would prove of very great advantage, the country affording vinegar, and
all other materials to do it withall." In no case before have I seen any
mention of the manner of saving the sturgedh, but supposed it was
with salt, smoke, or both; but this mention of "vinegar" shows what


men who drive only for herrings (for bait), so that it is
likely there may be good stores taken, if there were men fit
for that purpose.* This river I made bold to call by my
own name, Levett's river, being the first to discover it. How
far this river is navigable I can not tell ; I have been but six
miles up it, but on both sides is good ground."

The place described by our explorer, called " Quack," and
named by him " York," was evidently Portland harbor.
The distance which he estimates it to be from the extreme
point of Cape Elizabeth (a name as old as the discovery)
alone would fix its identity. The protection from the sea
described as " four islands," renders it unmistakable. The
name "Quack" was probably the fishermen's contraction of
some longer Indian name. Governor Winthrop invariably
wrote " Pascataquack " as the name of the river Piscataqua,
and Martha's Vineyard was called by the Indians "Capa-

In Rev. Elijah Kellogg's vocabulary of words in the lan-
guage of the Quoddy Indians, written while he was a mis-
sionary in the employ of the society for propagating the gospel
among them, March, 1828, he says the Indian word for red

saved it. It was packed in kegs, and shipped to Spanish markets.
Edmond Mountfort, who leased the sturgeon fishery at ancient Augusta
(Small Point harbor) of the proprietors in 1718, failed in his enterprise,
and had his rent returned. Perhaps this was for the want " of the art,"
or the vinegar mentioned by Maverick. In Captain John Smith's narra-
tive of his voyage to New England, he says he got "some sturgeon, but
it was too tart of the vinegar, which was of my own store."

* The privilege of the sturgeon fishery in some localities afterward
became very valuable. The fish were cut up, cured and shipped to
Spanish markets. There was an extensive business carried on at
Topsham by Thomas Purchase, on the Androscoggin a century later,
and the sturgeon fisher^ at ancient " Augusta," at Cape Small Point,
was leased to Edmond Mountfort, afterward of Falmouth.


is maequack. The steep ledges on the shore of the neck may
have been more stained red by iron than now, which caused
the Indians to call the shores and harbor " Maequack."

Levett evidently ascended Fore river to its source at Cap-
isic and Stroudwater, and to cover his six miles he must
have reckoned from Spring Point (Fort Preble), which is
really its nyuth ; but it has not been known by his name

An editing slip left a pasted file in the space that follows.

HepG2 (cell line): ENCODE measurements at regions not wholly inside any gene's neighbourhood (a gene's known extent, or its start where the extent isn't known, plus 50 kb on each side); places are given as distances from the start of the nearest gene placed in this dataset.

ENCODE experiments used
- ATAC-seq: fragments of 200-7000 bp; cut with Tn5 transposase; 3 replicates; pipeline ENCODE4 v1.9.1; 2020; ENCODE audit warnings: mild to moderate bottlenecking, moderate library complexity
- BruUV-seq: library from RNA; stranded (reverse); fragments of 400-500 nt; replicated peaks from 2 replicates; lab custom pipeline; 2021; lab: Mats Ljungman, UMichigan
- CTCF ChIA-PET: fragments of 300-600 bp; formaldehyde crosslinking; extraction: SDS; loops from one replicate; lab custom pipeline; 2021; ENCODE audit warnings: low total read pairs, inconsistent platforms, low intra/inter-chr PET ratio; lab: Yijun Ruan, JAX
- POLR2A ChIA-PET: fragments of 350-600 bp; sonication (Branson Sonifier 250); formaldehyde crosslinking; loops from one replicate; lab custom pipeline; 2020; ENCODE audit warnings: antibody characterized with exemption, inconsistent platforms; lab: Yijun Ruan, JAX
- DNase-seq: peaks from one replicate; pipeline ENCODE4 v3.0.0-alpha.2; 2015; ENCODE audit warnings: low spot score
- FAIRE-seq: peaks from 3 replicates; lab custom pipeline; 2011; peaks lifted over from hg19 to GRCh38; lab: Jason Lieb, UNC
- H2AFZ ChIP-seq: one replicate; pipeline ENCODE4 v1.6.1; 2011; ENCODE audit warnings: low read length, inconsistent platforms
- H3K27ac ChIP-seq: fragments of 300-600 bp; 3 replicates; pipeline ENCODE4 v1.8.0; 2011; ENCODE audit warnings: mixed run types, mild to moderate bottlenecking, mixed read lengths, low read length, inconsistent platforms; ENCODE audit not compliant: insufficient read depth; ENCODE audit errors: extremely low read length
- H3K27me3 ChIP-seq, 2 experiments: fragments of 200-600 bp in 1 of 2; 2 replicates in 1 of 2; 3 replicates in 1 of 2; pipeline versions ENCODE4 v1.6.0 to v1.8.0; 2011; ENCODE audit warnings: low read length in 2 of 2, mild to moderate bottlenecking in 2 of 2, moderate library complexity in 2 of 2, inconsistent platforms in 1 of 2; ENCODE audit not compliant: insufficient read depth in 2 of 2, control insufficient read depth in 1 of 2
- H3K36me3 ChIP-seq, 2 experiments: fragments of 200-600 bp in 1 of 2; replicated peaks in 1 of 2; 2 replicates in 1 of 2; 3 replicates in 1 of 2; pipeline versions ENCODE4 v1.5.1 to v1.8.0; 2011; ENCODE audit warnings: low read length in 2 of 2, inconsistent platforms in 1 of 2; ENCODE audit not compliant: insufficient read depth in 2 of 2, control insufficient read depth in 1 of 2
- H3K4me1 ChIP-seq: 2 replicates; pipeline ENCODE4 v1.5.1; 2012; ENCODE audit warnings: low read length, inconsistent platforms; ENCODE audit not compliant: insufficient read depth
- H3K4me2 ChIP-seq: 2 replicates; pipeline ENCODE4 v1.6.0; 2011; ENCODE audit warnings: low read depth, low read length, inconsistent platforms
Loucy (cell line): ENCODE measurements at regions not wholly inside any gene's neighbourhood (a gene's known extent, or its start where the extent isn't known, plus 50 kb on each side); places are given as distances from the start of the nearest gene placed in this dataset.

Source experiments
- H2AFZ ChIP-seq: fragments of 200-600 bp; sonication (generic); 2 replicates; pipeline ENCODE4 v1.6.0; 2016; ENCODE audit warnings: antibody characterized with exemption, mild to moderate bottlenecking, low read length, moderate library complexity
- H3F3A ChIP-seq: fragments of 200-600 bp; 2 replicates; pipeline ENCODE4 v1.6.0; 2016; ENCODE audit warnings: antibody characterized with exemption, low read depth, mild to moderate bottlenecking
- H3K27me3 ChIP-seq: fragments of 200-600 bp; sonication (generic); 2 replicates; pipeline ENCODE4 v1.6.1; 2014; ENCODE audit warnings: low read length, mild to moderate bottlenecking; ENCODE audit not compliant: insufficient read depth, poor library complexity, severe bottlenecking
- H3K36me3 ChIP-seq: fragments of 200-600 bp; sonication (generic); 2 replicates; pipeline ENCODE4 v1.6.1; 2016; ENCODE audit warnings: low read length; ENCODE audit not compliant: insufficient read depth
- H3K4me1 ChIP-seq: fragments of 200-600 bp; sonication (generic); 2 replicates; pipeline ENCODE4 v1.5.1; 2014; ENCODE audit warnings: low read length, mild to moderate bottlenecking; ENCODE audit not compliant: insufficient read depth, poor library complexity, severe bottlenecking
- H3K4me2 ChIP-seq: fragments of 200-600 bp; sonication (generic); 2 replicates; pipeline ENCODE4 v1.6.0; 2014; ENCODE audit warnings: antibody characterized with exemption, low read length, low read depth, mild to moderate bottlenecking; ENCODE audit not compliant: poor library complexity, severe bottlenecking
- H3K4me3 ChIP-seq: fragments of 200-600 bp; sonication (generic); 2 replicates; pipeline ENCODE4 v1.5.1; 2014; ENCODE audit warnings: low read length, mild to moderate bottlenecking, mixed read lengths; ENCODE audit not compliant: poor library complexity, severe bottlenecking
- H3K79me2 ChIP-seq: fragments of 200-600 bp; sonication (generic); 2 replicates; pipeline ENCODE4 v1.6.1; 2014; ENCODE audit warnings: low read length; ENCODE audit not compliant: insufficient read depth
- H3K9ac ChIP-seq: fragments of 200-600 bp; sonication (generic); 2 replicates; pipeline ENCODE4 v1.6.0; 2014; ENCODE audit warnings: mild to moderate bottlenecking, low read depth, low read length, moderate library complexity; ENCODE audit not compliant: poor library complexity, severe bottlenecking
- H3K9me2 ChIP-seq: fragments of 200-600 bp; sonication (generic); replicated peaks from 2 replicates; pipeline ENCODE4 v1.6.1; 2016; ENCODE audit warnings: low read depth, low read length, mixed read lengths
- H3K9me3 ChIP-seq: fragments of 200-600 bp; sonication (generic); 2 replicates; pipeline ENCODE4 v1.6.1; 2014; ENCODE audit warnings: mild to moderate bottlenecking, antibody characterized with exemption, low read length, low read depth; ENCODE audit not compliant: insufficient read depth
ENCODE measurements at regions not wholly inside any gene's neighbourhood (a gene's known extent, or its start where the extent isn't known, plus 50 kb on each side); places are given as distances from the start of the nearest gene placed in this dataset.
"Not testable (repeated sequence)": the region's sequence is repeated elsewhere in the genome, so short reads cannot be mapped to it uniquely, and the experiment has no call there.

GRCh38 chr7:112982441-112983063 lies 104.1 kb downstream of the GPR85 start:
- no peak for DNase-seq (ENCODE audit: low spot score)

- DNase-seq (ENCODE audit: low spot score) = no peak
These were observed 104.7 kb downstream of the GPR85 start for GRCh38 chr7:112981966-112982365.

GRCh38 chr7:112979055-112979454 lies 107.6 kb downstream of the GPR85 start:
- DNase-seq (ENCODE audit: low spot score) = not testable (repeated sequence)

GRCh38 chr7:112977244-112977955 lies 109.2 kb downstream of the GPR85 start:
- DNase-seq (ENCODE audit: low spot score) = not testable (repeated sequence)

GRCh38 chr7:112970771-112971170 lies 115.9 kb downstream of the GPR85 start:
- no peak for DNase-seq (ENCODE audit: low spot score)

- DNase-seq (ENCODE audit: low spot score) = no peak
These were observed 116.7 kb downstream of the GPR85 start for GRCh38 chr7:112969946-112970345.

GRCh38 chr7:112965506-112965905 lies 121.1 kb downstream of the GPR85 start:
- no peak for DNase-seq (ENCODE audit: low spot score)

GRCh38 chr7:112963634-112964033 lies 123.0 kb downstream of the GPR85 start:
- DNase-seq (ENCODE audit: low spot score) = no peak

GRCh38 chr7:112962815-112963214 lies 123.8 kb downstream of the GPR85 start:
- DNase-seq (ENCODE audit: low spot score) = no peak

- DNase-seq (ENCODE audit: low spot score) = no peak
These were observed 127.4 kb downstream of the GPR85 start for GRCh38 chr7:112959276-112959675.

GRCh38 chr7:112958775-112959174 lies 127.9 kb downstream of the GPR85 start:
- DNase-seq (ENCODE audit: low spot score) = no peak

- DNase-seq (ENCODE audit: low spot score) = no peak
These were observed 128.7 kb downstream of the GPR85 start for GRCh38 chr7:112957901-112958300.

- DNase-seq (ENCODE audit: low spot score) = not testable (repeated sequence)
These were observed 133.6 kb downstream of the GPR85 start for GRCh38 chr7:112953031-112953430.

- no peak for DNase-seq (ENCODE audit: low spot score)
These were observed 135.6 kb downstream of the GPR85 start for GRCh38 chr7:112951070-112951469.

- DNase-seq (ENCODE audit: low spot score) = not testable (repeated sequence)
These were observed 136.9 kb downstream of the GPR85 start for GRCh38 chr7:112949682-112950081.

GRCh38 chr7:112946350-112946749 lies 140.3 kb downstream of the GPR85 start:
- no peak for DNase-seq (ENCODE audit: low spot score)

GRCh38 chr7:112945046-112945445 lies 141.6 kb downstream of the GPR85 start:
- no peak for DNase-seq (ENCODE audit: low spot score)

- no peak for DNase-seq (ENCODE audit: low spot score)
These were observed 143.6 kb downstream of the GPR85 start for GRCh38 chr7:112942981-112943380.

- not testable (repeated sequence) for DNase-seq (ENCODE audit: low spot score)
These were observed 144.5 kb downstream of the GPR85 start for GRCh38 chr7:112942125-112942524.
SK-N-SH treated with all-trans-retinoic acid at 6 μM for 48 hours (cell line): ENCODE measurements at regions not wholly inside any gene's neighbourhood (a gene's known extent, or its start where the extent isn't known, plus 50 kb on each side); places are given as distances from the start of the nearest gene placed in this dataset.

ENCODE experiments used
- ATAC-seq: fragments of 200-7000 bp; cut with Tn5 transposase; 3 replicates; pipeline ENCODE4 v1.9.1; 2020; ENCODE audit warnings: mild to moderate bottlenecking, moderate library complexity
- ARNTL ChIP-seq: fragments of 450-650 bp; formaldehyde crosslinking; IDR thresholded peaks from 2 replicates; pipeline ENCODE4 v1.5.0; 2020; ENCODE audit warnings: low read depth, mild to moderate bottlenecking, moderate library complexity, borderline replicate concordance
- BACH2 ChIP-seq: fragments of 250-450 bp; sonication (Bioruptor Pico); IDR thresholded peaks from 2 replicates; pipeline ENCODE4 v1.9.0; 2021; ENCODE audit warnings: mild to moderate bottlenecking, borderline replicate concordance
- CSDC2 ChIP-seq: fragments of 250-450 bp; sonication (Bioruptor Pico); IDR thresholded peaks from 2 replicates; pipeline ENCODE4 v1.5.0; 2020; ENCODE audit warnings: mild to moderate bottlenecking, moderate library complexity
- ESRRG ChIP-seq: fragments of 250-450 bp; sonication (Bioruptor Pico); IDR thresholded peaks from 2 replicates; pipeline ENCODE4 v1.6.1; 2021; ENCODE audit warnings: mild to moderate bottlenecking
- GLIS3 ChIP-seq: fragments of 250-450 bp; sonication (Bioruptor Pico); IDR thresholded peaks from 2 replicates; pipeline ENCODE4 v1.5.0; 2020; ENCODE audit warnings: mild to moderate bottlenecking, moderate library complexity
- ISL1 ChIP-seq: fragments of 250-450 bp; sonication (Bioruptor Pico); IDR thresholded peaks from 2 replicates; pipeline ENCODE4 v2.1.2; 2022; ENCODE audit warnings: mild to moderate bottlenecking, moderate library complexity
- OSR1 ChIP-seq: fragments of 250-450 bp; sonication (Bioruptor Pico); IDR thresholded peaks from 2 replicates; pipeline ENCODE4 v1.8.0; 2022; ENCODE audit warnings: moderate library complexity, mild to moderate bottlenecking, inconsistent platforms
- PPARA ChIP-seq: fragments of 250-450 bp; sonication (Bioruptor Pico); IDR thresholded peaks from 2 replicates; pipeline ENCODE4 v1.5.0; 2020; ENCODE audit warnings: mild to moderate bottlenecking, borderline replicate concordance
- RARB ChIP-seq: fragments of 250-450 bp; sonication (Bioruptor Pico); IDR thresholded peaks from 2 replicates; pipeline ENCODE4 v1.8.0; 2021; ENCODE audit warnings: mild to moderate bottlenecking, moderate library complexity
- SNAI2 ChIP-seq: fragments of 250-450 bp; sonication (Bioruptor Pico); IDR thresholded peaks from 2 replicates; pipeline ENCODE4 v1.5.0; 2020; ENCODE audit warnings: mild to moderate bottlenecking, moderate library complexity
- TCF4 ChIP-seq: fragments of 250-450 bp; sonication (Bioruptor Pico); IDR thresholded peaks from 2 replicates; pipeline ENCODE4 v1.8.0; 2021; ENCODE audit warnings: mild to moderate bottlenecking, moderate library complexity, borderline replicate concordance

" In the same bay I found an other river, up which I went three
miles, and found a great fall of water, much bigger than the fall at
London bridge at low water, further a boat cannot go, but above the
fall the water runs smooth again.* Just at this fall of water the
Sagamore, or King, hath a house where I was one day, when there
was two Sagamores more, their wives and children, in all about fifty,
and we were but seven. They bid me welcome, and gave me such
victuals as they had, and I gave them tobacco and aqua-vitae (rum).
After I had spent a little time with them, I departed, and gave them
a small shot, and they gave me an other. And the great Sagamore of
the east country, whom the rest do acknowledge to be chief amongst
them, he gave unto me a beaver skin, which I thankfully received,
and so in great love we parted. On both sides of this river there is

goodly ground In the way between York (Quack) and

Sagadahock lieth "Cascoe" a good harbor, good fishing, good
ground, and much fowl."

Where Quack or York leaves off and " Cascoe " begins is
not easy to determine, evidently some of the near small
harbors of the bay he calls " Cascoe," which, like the star of

*The great fall of water at low tide at London (old) bridge was not
natural. It was caused by the massive piers between the nineteen nar-
row arches which obstructed the current. It had stood six centuries,
and in 1831 a new structure of five arches, and costing ten millions of
dollars, was completed, having occupied seven years in "building. In
the description of the river with its fall, its distance from the bay, any
one familiar with the locality would readily recognize the Presumpscot.


empire, has moved westward and included Quack. Levett
continues :

" For Sagadahock I need say nothing of it, there hath been here-
tofore enough said by others, and I fear too much. But the place is
good. The next place I came to was Cape Manwagan (southwest